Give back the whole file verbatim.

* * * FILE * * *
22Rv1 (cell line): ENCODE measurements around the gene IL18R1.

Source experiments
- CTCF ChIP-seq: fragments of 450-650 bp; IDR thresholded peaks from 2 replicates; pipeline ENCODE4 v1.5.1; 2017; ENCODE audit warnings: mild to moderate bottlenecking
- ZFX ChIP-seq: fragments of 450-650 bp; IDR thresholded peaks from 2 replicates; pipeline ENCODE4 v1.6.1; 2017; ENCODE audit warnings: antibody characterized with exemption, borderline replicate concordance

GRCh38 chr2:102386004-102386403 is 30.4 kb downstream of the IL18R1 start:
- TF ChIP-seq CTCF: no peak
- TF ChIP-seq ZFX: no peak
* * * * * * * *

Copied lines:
22Rv1 (cell line): ENCODE measurements around the gene IL18R1.

Source experiments
- CTCF ChIP-seq: fragments of 450-650 bp; IDR thresholded peaks from 2 replicates; pipeline ENCODE4 v1.5.1; 2017; ENCODE audit warnings: mild to moderate bottlenecking
- ZFX ChIP-seq: fragments of 450-650 bp; IDR thresholded peaks from 2 replicates; pipeline ENCODE4 v1.6.1; 2017; ENCODE audit warnings: antibody characterized with exemption, borderline replicate concordance

GRCh38 chr2:102386004-102386403 is 30.4 kb downstream of the IL18R1 start:
- TF ChIP-seq CTCF: no peak
- TF ChIP-seq ZFX: no peak